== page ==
That great master of reasoning, Aristotle, maintained that pleasures are corruptive of principles (plugrinas Twy αgxwv); and many of the antients were of opinion, that vice disqualified for philosophical pursuits, where the object was merely terrestrial and human, by raising a thick cloud round the understanding, which the rays of truth could not penetrate. It was for this reason that one of them maintained that "juvenis non est idoneus "moralis philosophie auditor;" that though youth is most in want of moral instruction, yet, from the violence of its passions, and its usual immersion in sensuality, it was the least qualified to comprehend, he does not say to
* See Dr. Powel's Sermon on the text.
† Ωσπερ οφθαλμω λημωντι, και ου κεκαθαρμένω, τα σφόδρα φωτεινα ιδειν ουκ όιοντε· οὕτω καὶ τη ψυχη μη την αρετην κεκτηρές ενή, το της αληθειας ενοπτρισασθαι καλλος. As it is impossible for an eye, labouring under a malady which causes a defluction, to see clearly any very bright and brilliant object, till the impurity is removed; so it is for the mind, unpossessed of virtue, to reflect the beautiful image of truth. Hierocles, in Pref. ad Pythag
adopt or follow, but even to understand, the doctrines of moral philosophy.
One of our own philosophers*, who in many respects equalled the antients, justly observes, "That anger, im"patience, admiration of persons, or a pusillanimous " over-estimation of them, desire of victory more than "of truth, too close an attention to the things of this "world, as riches, power, dignities, IMMERSION OF THE "MIND INTO THE BODY, and the slaking of that noble and "divine firet of the soul by intemperance and luxury; "all these are very great enemies to all manner of know"ledge, as well natural as divine."
I therefore earnestly recommend it to every serious man, who wishes to be convinced of Christianity, to consider it in the morning ‡, before either the cares of the world, or the fumes of that intemperance which conviviality sometimes occasions, blunt the feelings of the heart, and spreads a film over the visual nerve of the mental eye**.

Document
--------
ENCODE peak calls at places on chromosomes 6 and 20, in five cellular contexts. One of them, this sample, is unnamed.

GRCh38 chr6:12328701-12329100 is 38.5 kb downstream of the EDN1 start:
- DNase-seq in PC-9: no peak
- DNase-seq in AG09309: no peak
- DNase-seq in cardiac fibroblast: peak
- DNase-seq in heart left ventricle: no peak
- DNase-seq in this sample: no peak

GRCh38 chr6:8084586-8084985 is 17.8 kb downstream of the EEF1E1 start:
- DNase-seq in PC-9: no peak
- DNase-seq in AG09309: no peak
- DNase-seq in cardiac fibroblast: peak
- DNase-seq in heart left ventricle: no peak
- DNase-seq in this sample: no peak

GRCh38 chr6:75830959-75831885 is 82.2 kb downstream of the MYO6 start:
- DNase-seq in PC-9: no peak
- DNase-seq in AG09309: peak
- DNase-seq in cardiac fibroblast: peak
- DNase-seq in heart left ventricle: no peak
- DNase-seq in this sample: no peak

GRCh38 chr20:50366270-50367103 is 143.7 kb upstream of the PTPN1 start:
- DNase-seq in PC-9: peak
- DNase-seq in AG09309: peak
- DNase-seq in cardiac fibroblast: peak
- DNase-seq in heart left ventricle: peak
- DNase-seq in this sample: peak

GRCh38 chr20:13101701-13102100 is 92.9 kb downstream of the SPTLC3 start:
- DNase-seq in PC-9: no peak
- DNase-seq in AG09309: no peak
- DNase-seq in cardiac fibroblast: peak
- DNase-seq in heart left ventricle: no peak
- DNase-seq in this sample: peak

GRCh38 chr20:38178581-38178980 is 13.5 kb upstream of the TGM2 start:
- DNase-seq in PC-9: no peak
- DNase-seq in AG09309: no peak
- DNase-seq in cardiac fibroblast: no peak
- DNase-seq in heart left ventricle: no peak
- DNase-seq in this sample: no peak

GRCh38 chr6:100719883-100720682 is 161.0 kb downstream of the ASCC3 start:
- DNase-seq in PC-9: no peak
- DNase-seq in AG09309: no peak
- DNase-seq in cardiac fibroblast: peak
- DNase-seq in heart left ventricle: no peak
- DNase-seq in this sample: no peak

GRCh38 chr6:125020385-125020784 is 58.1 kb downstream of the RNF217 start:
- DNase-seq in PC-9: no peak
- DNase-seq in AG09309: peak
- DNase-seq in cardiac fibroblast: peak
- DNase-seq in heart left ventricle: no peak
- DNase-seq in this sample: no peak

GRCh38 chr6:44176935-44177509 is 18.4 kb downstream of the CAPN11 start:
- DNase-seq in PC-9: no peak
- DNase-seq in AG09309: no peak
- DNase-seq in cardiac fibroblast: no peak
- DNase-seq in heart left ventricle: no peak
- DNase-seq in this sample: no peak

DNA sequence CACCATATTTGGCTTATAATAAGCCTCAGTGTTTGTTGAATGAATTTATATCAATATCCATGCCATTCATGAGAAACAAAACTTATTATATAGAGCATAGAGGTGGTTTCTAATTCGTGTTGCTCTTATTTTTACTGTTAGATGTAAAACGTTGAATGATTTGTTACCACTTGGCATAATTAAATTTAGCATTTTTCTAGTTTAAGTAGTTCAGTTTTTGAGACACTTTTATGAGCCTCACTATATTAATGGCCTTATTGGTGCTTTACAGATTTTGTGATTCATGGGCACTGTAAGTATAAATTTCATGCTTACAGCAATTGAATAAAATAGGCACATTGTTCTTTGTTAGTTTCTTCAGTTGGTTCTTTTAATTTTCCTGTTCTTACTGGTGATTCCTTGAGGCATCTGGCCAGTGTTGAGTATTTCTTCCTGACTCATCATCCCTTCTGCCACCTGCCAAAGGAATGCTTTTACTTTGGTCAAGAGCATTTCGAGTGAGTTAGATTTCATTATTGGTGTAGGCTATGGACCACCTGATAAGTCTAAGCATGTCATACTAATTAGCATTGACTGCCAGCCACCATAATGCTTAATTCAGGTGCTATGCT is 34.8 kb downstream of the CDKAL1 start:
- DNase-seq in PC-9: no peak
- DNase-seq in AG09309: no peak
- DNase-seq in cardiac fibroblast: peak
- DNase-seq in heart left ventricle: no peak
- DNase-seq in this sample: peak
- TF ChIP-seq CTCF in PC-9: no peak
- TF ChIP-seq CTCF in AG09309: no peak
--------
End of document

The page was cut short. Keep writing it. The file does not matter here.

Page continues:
* Dr. Henry More.
† Igneus ille vigor.
Those that seek me early (mane) shall find me. Prov. viii. Si præceptor, HOMO, gravatur homini disciplinam bumanam committere, puta dialecticen aut arithmeticen, somnolento, oscitanti, aut crapula gravato; quanto magis SAPIENTIA COLESTIS dedignabitur loqui voluptatum bujus mundi amore temulentis, cælestium rerum neglectu, nauseantibus? ERASMUS. HOR.
** Verum bæc impransus.
On improving AFFLICTIONS duly as a Means of Grace and Belief in the Gospel.
A CELEBRATED divine*, on his recovery
from a severe fit of sickness, is reported to have said, “I have learned, under this sickness, to KNOW SIN AND "GOD." He had studied divinity, during many years, with great attention; he had prayed and preached with great ardour; yet he acknowledges, that till the afflic tion of sickness visited him, he was unacquainted with those important subjects, SIN AND GOD; subjects which he had so frequently considered in private, and discoursed upon before an admiring audience.
It is good for me that I have been afflicted, said one, who had sinned egregiously in his prosperous days, and who was rendered wise by affliction.
Afflictions, if suffered to have their perfect work, will certainly become the means of grace, cause belief in the consolatory gospel, and ultimately lead to salvation. The wandering mind returns, like the prodigal son, when under the pressure of distress, to the bosom of its -father. The kind father goes forth to meet it on its return, and the interview happily terminates in perfect love and reconciliation.
More have been convinced of the truth of Christianity by a severe illness, a great loss, a disappointment†, or
↑ Le moment de la GRACE, c'est une humiliation qui Dieu vous envoie, et qui vous eloigne du monde, parceque vous n'y pouvez plus paroitre avec honneur. C'est la disgrace d'un maitre a qui une lache complaisance vous faisoit en mille rencontres sacrifier les interets de votre conscience; le changement d'un ami dont le commerce trop frequent vous entrainoit dans le vice & vous y entretenoit. C'est une perte